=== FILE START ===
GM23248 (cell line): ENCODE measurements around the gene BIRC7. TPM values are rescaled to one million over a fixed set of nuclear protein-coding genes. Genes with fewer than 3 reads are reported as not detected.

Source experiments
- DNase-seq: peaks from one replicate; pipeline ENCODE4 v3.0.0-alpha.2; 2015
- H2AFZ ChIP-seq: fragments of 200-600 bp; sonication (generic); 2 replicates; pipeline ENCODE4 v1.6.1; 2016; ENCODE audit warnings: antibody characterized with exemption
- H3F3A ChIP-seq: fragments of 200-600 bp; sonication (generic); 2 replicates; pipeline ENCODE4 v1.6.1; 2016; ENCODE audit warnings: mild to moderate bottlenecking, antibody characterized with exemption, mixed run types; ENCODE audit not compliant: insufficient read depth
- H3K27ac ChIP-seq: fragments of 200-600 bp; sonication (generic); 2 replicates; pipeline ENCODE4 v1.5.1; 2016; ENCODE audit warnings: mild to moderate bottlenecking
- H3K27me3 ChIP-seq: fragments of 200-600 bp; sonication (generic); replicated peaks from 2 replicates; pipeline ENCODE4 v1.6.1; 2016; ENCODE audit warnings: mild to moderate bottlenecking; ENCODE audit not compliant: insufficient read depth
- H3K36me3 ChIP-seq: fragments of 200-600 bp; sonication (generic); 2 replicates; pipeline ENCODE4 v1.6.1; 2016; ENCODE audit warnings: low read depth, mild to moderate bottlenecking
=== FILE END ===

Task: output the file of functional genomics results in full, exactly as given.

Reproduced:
GM23248 (cell line): ENCODE measurements around the gene BIRC7. TPM values are rescaled to one million over a fixed set of nuclear protein-coding genes. Genes with fewer than 3 reads are reported as not detected.

Source experiments
- DNase-seq: peaks from one replicate; pipeline ENCODE4 v3.0.0-alpha.2; 2015
- H2AFZ ChIP-seq: fragments of 200-600 bp; sonication (generic); 2 replicates; pipeline ENCODE4 v1.6.1; 2016; ENCODE audit warnings: antibody characterized with exemption
- H3F3A ChIP-seq: fragments of 200-600 bp; sonication (generic); 2 replicates; pipeline ENCODE4 v1.6.1; 2016; ENCODE audit warnings: mild to moderate bottlenecking, antibody characterized with exemption, mixed run types; ENCODE audit not compliant: insufficient read depth
- H3K27ac ChIP-seq: fragments of 200-600 bp; sonication (generic); 2 replicates; pipeline ENCODE4 v1.5.1; 2016; ENCODE audit warnings: mild to moderate bottlenecking
- H3K27me3 ChIP-seq: fragments of 200-600 bp; sonication (generic); replicated peaks from 2 replicates; pipeline ENCODE4 v1.6.1; 2016; ENCODE audit warnings: mild to moderate bottlenecking; ENCODE audit not compliant: insufficient read depth
- H3K36me3 ChIP-seq: fragments of 200-600 bp; sonication (generic); 2 replicates; pipeline ENCODE4 v1.6.1; 2016; ENCODE audit warnings: low read depth, mild to moderate bottlenecking